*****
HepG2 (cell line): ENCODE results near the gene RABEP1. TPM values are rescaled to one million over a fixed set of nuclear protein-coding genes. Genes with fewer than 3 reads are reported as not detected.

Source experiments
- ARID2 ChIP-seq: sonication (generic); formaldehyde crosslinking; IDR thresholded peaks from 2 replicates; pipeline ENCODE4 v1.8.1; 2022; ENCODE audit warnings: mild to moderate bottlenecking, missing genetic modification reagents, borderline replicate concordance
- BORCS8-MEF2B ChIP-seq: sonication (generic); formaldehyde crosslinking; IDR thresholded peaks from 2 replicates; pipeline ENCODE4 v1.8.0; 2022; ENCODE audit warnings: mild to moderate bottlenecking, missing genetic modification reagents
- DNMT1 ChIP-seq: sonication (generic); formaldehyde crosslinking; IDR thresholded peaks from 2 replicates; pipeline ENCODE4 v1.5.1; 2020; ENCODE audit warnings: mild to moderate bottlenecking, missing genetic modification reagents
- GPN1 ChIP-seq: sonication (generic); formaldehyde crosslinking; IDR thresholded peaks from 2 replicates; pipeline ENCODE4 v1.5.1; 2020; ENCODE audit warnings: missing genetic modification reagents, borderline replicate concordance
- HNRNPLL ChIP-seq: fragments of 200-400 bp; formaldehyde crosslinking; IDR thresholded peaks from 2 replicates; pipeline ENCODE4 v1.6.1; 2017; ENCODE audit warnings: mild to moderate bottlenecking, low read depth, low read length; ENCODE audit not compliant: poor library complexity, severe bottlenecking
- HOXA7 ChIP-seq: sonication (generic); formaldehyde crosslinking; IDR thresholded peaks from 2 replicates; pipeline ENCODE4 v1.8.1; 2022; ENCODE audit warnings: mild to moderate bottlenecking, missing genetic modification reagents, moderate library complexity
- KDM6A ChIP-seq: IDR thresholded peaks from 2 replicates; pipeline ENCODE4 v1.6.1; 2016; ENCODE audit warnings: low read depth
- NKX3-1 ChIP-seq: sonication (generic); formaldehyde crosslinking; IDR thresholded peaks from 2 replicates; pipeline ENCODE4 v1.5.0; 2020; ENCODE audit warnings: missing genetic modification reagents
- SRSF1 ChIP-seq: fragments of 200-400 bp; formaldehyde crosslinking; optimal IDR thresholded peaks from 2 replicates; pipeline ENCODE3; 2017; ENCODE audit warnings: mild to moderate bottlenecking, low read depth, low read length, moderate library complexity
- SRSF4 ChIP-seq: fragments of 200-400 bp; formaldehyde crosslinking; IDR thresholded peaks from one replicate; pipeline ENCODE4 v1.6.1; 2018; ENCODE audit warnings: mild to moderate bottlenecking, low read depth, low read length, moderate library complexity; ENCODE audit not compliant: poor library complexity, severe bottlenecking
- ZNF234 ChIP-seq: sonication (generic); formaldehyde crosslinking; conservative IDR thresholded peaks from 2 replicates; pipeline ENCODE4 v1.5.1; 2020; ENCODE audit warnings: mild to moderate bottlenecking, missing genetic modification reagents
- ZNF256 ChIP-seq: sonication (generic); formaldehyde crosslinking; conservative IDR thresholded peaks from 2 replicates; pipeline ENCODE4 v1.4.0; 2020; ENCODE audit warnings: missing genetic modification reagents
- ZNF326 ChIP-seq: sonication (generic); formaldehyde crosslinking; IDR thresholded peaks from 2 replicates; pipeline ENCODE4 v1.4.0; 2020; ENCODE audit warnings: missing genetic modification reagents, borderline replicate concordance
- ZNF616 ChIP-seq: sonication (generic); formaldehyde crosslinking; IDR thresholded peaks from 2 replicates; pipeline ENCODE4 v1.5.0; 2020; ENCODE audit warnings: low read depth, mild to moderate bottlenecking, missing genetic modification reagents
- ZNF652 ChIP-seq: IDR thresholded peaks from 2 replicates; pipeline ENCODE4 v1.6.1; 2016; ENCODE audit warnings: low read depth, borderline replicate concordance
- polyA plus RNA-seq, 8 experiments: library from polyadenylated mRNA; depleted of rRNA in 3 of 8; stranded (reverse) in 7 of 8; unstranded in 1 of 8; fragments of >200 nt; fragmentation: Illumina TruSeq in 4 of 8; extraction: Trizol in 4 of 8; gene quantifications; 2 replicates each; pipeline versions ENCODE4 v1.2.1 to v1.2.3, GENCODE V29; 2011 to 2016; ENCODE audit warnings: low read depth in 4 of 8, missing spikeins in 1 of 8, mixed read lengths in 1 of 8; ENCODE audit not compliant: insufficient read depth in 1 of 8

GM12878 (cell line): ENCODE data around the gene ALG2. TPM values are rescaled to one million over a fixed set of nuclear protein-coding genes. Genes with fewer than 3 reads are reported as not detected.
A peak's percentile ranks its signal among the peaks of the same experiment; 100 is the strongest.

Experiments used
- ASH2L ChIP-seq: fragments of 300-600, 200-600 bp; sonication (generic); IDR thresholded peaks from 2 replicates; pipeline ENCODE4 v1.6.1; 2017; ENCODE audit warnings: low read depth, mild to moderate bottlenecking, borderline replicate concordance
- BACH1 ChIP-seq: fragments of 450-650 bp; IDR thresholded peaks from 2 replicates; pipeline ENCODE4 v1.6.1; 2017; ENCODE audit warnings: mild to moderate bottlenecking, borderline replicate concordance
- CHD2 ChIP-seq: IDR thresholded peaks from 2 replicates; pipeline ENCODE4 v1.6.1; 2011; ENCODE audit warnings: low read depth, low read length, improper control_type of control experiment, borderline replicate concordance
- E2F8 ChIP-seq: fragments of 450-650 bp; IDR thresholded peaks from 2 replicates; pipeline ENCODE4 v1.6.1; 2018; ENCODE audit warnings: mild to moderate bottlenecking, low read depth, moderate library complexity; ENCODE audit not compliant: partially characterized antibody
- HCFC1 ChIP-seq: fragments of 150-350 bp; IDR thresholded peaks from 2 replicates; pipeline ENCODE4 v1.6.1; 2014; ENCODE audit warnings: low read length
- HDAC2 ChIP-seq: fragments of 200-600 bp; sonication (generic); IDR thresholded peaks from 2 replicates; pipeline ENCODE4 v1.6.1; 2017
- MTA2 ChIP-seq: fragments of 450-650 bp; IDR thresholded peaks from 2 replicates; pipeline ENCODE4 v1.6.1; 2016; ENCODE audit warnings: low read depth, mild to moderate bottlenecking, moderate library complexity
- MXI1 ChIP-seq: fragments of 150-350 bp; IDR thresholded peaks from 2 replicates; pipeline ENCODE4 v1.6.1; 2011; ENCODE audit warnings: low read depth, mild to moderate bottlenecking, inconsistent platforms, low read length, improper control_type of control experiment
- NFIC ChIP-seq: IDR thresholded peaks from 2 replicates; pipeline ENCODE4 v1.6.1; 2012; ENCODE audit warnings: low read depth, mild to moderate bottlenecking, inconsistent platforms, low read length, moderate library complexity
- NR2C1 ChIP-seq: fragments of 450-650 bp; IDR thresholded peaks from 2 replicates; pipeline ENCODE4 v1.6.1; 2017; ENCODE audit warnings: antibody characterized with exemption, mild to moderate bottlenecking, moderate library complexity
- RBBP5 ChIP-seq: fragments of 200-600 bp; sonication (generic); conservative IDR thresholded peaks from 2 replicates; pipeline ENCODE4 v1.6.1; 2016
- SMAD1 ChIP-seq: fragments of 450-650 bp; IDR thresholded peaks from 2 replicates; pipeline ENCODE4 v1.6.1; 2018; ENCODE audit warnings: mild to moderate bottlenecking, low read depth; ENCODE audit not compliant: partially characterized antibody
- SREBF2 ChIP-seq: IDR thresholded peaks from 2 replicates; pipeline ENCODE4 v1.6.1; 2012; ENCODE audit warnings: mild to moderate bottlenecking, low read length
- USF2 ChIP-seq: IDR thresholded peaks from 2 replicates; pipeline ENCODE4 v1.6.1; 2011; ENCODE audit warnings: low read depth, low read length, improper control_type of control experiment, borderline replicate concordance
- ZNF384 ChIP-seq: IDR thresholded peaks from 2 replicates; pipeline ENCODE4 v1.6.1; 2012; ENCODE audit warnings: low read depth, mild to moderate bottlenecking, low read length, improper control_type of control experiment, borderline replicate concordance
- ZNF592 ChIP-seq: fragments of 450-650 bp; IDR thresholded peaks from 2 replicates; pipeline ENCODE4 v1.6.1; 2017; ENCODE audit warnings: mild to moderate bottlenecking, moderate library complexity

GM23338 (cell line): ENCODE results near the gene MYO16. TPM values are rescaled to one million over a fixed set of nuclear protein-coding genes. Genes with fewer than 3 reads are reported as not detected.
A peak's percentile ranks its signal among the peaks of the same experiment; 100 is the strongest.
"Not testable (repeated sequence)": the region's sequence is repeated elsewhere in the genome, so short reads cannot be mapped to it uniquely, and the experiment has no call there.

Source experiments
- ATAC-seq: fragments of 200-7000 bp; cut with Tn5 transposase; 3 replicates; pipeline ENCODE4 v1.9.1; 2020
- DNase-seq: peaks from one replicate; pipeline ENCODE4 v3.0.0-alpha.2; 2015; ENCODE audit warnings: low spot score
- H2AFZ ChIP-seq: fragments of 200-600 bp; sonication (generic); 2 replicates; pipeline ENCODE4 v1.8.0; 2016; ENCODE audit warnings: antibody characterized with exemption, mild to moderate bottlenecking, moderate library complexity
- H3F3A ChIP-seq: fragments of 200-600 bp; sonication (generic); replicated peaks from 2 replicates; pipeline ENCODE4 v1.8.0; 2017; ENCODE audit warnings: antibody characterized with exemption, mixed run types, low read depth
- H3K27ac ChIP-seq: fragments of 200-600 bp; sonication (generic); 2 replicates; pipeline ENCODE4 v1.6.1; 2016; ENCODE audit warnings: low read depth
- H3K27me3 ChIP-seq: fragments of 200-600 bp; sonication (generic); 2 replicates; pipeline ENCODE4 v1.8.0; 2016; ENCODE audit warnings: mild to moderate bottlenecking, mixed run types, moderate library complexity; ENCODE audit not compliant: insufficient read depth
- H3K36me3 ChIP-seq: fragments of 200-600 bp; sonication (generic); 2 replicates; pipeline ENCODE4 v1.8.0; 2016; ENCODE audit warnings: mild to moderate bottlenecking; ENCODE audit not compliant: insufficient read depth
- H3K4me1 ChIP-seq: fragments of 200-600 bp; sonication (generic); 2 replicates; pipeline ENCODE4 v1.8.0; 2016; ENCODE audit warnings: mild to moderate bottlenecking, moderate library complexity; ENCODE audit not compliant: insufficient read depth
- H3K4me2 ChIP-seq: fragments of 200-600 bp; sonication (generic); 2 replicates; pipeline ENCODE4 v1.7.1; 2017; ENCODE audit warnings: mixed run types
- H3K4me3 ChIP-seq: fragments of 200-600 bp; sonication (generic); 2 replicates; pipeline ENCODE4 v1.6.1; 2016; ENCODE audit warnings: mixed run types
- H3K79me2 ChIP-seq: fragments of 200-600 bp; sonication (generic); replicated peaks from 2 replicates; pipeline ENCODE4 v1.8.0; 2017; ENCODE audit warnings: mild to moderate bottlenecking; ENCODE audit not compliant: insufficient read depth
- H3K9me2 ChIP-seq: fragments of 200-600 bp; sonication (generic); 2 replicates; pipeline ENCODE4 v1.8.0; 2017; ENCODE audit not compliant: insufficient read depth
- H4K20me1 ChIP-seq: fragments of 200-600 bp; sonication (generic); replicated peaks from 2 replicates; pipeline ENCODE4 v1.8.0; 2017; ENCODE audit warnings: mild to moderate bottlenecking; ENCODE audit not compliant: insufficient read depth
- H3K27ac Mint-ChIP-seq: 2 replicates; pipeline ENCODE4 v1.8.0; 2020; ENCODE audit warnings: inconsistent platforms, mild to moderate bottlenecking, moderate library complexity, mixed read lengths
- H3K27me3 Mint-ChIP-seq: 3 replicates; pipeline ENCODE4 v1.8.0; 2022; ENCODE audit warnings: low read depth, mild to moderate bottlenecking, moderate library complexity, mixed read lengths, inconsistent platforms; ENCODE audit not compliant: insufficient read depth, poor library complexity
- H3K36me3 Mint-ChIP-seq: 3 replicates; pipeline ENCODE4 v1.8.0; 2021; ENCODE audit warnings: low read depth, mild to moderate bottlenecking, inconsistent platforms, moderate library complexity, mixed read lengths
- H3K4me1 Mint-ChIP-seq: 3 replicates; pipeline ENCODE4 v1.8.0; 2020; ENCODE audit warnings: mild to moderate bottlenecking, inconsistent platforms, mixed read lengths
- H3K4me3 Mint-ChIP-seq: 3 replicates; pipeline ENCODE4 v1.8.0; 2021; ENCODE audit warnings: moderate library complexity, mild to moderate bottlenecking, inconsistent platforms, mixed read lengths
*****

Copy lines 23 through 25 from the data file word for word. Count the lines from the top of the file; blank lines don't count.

- BACH1 ChIP-seq: fragments of 450-650 bp; IDR thresholded peaks from 2 replicates; pipeline ENCODE4 v1.6.1; 2017; ENCODE audit warnings: mild to moderate bottlenecking, borderline replicate concordance
- CHD2 ChIP-seq: IDR thresholded peaks from 2 replicates; pipeline ENCODE4 v1.6.1; 2011; ENCODE audit warnings: low read depth, low read length, improper control_type of control experiment, borderline replicate concordance
- E2F8 ChIP-seq: fragments of 450-650 bp; IDR thresholded peaks from 2 replicates; pipeline ENCODE4 v1.6.1; 2018; ENCODE audit warnings: mild to moderate bottlenecking, low read depth, moderate library complexity; ENCODE audit not compliant: partially characterized antibody